Grenadier: First Drive


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Form follows function, but Grenadier undoubtedly has a distinctive style of its own : credit: © Ineos Automotive
LRM gets an exclusive invitation to join the first media drive of the new Grenadier. Gary Pusey draws the short straw…

I’m looking forward to a very interesting couple of days that will begin and end in the comfortable and familiar surroundings of my 1990 Range Rover. SYD’s contribution is to get me to Heathrow, where it will spend 36 hours in the long-term car park before taking me home to Hampshire by midnight the following day. The bit in the middle involves a flight to Frankfurt, two hours in transit from there to Hambach in France, an overnight stay, and then back to Frankfurt for the flight home.

Why? Because INEOS has asked me if I would like a tour of its new factory. Actually, that’s not strictly true because it’s a new-to-them factory that was recently vacated by Mercedes-Benz, which built Smart cars there. You might remember the intense interest a while back when the press announced that INEOS was going to build its new Grenadier at a factory in Wales. I was quite excited about that, but business is business and when the fully operational Mercedes plant became available, complete with an experienced workforce, no doubt hard-nosed commercial considerations kicked in at INEOS and sadly the Welsh plan was dropped. Picking up an operational plant probably saved the company a year.

I’ve tried to stop myself getting emotional about this ‘built in Britain’ stuff, and it isn’t easy. But if JLR can build its new Defender in western Slovakia, why should it matter if INEOS builds its Grenadier in north-eastern France? I’m looking forward to seeing the production facility taking shape, but that’s not really why I’ve braved the tangled Covid travel restrictions to get here… The real reason is that I’m going to be one of the first journalists to drive the Grenadier.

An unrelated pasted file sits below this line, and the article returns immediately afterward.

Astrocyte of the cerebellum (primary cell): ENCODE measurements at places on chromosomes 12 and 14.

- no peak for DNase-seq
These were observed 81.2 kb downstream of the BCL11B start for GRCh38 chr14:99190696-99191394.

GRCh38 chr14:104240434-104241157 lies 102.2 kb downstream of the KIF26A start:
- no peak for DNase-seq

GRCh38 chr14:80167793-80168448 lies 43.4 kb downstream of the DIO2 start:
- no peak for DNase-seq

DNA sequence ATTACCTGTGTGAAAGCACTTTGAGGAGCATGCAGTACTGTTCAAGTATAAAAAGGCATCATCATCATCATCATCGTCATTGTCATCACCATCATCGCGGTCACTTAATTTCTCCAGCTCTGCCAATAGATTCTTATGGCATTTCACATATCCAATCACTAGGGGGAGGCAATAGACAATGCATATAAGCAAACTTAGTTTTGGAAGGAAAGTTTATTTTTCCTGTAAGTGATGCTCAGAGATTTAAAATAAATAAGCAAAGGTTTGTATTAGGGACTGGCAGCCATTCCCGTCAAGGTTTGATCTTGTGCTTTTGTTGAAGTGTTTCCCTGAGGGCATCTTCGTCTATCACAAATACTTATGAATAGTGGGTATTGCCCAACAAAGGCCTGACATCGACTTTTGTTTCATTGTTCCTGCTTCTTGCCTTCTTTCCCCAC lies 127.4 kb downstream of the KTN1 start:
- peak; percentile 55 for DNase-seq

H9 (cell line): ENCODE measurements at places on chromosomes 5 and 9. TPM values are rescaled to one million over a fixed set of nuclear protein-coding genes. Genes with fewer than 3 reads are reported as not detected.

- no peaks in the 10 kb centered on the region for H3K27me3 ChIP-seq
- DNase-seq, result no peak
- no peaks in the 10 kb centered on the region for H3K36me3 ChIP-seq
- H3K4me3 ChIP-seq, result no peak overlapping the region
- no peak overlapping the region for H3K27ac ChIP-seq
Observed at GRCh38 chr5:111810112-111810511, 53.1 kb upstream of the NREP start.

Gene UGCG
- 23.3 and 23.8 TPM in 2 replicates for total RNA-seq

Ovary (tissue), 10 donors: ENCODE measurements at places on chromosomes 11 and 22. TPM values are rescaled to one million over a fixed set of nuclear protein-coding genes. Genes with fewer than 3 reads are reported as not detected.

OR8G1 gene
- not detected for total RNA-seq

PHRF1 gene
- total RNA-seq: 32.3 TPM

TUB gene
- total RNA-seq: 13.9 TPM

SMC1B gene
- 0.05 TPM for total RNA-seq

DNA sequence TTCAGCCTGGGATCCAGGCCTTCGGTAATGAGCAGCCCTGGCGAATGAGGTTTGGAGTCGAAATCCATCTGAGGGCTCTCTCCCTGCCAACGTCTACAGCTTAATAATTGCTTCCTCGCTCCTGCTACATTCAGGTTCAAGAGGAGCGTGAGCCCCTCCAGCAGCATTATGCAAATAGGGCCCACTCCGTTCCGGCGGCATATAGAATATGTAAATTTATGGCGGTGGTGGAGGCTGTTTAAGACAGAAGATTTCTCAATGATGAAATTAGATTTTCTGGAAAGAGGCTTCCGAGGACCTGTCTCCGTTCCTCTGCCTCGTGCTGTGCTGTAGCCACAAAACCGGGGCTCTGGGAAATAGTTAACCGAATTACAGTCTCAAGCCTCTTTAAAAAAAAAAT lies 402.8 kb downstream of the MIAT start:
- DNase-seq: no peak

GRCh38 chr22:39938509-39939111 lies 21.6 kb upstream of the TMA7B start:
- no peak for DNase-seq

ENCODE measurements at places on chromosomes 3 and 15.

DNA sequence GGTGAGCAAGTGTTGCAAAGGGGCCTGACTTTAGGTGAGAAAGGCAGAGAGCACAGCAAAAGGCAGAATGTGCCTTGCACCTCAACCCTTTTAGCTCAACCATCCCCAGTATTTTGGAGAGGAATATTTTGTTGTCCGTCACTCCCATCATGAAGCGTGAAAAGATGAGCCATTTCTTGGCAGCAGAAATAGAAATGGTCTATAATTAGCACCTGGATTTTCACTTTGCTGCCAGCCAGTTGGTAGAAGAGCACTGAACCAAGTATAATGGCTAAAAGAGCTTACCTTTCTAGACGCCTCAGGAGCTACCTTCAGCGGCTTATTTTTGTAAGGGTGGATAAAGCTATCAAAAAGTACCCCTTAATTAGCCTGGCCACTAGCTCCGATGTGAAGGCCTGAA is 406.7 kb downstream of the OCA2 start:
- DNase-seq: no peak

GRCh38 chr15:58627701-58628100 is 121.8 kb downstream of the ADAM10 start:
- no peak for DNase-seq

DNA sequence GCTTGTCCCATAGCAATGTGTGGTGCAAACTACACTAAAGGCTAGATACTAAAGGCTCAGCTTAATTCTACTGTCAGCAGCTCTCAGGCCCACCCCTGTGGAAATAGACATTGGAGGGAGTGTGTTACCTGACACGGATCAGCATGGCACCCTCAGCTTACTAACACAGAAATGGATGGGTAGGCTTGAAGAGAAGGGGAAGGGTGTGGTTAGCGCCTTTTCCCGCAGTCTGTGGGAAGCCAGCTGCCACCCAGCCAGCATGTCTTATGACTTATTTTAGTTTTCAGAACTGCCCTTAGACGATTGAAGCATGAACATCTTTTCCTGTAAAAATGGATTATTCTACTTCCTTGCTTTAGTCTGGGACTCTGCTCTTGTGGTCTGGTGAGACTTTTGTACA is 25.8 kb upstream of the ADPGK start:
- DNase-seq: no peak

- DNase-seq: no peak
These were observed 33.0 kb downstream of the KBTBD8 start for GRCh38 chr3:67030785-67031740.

If the Grenadier proves to be impressive off-road, Gary wonders whether his Land Rover mates will ever speak to him again

And why am I writing about it in LRM? It’s simple. I’m a lifelong Land Rover fan and the chances are that if you’re reading this you are too. And like me, you will be very interested in the vehicle that has only come to pass as a result of JLR’s decision to scrap the original Defender and replace it with something that is not really comparable.

But before any of this can happen, it’s time to navigate my way through the Covid-induced bureaucracy that makes overseas travel such a deeply unpleasant experience nowadays. NHS Covid Passport? Check. Pre-departure Covid lateral flow test? Ordered, delivered, taken and negative. Check. Digitale Einreiseanmeldung document to allow me to enter Germany? After several attempts and much grumbling, check. EU Passenger Locator Form to get from Germany into France? Check. A seriously weird Sworn Undertaking To Comply With Rules For Entry Into Metropolitan French Territory? Check, although the last time I had to commit to anything like ‘I hereby declare on my honour that I…’ was probably in my primary school playground. And finally, my UK Passenger Locator Form that allows me to get back into the country by promising to take another lateral flow test within 48 hours of arrival. Check. Small wonder that fellow LRM contributor Steve Miller decided to take his recent holiday break in Wales rather than venturing across the Channel. Sensible chap.